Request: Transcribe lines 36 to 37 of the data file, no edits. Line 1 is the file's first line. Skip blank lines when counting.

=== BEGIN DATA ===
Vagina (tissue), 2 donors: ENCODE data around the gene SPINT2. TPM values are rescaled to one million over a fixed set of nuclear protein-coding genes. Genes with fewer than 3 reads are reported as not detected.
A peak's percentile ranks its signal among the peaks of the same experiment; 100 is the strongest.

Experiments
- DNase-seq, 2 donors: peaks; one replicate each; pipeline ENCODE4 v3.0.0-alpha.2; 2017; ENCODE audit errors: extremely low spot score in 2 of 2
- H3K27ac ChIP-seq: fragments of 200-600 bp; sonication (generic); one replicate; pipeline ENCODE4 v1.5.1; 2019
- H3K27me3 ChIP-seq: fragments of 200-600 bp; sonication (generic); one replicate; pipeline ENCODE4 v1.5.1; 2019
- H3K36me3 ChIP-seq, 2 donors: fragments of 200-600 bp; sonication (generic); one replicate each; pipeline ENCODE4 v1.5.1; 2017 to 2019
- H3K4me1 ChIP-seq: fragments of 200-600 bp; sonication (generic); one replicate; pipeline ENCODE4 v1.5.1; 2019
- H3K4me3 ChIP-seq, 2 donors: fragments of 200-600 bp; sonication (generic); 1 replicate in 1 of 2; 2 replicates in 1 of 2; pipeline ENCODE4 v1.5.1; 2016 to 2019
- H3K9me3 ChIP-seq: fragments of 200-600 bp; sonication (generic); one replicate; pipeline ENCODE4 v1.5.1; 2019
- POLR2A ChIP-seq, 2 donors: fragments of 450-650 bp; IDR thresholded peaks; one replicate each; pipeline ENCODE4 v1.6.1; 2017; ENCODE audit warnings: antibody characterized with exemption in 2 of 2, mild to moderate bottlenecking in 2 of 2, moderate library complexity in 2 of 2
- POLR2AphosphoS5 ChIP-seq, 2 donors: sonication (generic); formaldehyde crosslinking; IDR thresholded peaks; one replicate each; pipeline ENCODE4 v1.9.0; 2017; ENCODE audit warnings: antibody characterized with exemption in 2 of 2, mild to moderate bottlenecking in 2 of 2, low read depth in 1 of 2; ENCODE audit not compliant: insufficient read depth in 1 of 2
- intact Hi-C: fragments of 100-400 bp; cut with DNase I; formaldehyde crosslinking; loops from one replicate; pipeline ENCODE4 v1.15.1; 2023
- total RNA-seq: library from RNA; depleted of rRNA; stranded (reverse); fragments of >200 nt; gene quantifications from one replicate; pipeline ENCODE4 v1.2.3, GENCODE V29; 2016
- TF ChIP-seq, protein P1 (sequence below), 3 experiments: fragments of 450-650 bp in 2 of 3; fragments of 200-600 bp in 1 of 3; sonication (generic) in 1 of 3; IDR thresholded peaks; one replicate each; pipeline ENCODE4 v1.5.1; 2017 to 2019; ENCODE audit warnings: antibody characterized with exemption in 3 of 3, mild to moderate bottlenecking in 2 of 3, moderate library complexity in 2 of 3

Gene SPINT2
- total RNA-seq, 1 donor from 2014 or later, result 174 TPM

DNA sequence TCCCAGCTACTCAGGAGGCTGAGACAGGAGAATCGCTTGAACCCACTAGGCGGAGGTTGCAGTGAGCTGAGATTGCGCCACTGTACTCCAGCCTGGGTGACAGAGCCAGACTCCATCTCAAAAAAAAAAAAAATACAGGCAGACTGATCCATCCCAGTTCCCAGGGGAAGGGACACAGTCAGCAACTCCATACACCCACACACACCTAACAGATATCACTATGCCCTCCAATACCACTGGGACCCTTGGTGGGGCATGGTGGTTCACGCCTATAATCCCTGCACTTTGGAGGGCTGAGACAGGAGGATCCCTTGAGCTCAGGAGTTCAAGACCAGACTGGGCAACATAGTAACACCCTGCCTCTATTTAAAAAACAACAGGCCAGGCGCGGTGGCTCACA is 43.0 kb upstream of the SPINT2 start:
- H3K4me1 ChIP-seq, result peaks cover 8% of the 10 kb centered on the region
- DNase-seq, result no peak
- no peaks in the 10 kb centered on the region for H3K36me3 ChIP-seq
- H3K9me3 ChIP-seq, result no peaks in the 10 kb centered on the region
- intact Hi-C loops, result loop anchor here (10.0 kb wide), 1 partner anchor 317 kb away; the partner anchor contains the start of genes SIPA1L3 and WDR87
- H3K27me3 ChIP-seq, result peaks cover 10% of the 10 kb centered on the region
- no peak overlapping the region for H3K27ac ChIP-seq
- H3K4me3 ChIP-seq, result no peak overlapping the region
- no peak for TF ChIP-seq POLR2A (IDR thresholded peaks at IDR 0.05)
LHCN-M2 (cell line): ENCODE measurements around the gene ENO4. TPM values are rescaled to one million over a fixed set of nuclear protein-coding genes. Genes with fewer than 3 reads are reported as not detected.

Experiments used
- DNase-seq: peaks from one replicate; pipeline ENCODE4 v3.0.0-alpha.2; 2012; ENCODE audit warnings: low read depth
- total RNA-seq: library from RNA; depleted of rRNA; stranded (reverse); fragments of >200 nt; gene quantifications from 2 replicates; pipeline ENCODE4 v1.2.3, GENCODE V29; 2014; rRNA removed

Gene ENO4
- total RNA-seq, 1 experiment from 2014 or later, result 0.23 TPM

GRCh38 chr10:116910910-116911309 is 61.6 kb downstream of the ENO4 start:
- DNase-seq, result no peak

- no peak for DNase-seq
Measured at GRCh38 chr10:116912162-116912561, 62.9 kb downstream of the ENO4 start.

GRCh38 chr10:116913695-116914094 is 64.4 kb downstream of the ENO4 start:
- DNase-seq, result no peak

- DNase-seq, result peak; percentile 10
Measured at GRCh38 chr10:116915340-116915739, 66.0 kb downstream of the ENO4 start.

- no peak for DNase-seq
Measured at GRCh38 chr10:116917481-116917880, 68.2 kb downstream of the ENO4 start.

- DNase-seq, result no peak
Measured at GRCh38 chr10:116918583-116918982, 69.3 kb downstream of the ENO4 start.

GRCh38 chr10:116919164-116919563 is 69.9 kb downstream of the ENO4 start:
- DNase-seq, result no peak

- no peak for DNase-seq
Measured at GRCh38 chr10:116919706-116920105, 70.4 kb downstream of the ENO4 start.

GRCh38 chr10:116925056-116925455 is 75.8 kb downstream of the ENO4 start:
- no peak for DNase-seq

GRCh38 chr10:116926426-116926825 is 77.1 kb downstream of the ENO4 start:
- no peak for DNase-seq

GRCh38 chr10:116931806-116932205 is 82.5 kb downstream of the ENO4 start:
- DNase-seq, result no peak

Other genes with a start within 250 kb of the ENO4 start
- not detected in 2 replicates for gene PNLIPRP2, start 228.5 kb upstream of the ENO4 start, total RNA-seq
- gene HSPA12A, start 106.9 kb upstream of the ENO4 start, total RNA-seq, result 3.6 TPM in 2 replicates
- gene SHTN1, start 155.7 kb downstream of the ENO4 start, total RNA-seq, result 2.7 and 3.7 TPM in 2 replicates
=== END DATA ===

- no peak for DNase-seq
Measured at GRCh38 chr10:116912162-116912561, 62.9 kb downstream of the ENO4 start.